The Royal Ontario Museum (ROM) is a cultural institution that showcases art, culture, and nature from around the world and across the ages. Among the top 10 cultural institutions in North America and Canada’s largest and most comprehensive museum, ROM has a world-class collection of 13 million artworks, cultural objects, and natural history specimens, featured in 40 gallery and exhibition spaces. ROM's mission is to transform lives by helping people to understand the past, make sense of the present, and come together to shape a shared future. The museum is known globally for expanding the boundaries of knowledge and presenting that knowledge in new and innovative ways within the intersecting worlds of art, culture, and nature. ROM's extensive exhibition schedule and public programs attract approximately 190,000 students and 1.3 million visitors or more in a typical year.
With one of the largest collections of Ontario archaeological heritage in the world, and excellent collections of Maya and Zapotec objects, ROM’s collection includes over 300,000 archaeological objects related to economy, subsistence, food preparation and consumption, spirituality and religion, and trade and exchange. As the country’s preeminent field research institute and an international leader in new discoveries, ROM works to build and share global collections, create knowledge, inspire learning, encourage gathering, and spark exchange on topics within the intersecting worlds of art, culture, and nature that matter to people and communities. The long-term vision of ROM is to become a distinctly 21st-century museum. ROM is known globally for playing a vital role in expanding the boundaries of knowledge, presenting that knowledge in new and innovative ways within the intersecting worlds of art, culture, and nature.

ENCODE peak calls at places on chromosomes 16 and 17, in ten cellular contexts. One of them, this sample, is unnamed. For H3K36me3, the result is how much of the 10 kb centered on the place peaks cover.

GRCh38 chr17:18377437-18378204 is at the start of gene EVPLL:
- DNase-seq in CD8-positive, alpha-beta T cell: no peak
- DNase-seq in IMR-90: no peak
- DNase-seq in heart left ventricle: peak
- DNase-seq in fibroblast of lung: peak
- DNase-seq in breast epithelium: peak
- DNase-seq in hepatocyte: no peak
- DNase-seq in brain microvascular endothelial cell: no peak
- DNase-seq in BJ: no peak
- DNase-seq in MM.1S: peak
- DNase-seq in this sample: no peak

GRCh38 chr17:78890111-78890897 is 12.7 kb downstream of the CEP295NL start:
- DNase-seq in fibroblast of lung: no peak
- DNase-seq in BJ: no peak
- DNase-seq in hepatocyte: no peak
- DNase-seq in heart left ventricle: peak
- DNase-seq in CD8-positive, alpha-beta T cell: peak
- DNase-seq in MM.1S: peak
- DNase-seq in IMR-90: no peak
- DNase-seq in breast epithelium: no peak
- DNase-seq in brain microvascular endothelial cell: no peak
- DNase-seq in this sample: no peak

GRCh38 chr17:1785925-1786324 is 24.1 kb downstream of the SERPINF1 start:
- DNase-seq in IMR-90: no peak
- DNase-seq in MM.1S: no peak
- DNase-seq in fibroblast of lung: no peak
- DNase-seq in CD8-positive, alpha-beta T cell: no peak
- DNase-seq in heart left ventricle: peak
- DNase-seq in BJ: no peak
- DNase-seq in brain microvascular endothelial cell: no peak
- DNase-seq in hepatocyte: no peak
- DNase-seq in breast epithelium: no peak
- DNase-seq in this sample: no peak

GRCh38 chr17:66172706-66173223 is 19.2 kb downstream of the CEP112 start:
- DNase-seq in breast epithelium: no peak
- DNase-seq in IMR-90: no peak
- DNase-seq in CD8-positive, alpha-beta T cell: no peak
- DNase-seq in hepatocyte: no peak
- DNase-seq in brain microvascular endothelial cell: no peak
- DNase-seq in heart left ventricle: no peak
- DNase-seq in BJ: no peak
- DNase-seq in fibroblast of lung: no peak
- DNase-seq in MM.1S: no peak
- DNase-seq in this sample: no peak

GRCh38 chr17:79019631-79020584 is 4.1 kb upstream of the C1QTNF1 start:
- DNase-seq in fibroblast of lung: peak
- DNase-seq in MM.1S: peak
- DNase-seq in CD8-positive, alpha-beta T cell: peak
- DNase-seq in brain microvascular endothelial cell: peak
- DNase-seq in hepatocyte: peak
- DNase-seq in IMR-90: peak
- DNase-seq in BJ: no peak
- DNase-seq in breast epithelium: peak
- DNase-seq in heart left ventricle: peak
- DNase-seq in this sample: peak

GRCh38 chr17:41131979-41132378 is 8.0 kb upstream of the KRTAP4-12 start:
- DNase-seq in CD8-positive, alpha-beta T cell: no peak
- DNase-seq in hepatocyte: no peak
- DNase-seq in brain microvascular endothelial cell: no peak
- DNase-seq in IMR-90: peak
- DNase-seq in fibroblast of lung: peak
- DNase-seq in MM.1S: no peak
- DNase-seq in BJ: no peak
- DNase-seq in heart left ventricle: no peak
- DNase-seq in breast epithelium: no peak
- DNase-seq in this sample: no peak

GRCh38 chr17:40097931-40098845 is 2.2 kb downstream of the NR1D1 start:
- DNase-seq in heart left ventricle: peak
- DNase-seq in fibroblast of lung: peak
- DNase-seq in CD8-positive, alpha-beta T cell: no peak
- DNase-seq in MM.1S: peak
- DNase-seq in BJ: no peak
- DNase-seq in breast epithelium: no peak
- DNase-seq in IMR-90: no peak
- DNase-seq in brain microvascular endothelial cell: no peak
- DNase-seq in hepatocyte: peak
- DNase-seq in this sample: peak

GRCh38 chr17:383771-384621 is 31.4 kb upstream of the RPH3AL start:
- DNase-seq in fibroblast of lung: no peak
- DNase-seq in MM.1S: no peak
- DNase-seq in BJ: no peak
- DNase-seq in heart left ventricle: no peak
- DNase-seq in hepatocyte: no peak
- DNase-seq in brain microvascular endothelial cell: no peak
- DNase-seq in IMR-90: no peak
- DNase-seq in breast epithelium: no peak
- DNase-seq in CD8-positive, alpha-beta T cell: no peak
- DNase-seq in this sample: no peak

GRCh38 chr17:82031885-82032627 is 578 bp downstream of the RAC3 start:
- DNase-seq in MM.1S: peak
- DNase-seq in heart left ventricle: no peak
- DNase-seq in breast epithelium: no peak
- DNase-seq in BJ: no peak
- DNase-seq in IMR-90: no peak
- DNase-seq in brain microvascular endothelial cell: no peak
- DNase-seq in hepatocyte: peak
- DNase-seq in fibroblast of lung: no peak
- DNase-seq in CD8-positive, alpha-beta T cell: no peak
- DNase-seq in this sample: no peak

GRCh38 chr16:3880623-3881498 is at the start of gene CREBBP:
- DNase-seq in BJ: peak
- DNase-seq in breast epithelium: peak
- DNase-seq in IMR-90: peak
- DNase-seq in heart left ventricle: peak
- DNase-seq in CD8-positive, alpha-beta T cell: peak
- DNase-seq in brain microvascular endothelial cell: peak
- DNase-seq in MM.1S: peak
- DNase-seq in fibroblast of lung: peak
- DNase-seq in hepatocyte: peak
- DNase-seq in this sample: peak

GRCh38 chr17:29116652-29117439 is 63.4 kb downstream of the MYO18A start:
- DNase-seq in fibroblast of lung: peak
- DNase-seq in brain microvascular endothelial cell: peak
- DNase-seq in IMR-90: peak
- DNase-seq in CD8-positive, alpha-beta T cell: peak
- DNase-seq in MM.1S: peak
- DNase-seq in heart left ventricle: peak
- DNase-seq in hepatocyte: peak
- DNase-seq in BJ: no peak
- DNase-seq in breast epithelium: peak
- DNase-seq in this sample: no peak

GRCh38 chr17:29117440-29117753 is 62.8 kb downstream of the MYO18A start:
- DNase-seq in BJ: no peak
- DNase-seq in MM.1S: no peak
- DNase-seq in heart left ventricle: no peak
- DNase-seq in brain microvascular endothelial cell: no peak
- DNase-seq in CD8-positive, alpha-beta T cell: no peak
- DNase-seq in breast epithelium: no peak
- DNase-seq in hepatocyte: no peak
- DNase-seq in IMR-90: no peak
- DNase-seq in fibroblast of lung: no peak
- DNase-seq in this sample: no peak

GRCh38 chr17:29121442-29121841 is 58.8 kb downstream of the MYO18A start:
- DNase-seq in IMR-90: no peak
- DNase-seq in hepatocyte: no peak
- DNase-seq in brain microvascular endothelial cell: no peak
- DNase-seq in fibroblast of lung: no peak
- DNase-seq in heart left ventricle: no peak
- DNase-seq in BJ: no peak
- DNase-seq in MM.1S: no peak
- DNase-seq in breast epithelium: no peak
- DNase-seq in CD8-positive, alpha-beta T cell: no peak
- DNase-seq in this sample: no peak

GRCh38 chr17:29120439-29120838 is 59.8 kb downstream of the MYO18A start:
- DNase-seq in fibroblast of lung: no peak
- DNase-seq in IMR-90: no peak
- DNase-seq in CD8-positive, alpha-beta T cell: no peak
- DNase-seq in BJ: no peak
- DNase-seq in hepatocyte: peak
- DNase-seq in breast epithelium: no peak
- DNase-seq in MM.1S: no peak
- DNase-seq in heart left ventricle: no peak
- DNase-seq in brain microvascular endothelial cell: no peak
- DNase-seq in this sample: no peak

Toronto, located on the Treaty Lands and Territory of the Mississaugas of the Credit First Nation, is the largest city in Canada and the most diverse city on the planet (as designated by the United Nations) with over 50% of the population being foreign born. The provincial capital of Ontario, it has a vibrant arts and culture scene, with over 164,000 culture jobs and numerous museums and performing arts organizations. Combining its original heritage architecture with the contemporary Daniel Libeskind-designed Michael Lee-Chin Crystal, ROM serves as a national landmark and a dynamic cultural destination in the heart of the city surrounded by universities, colleges, and specialized research centers.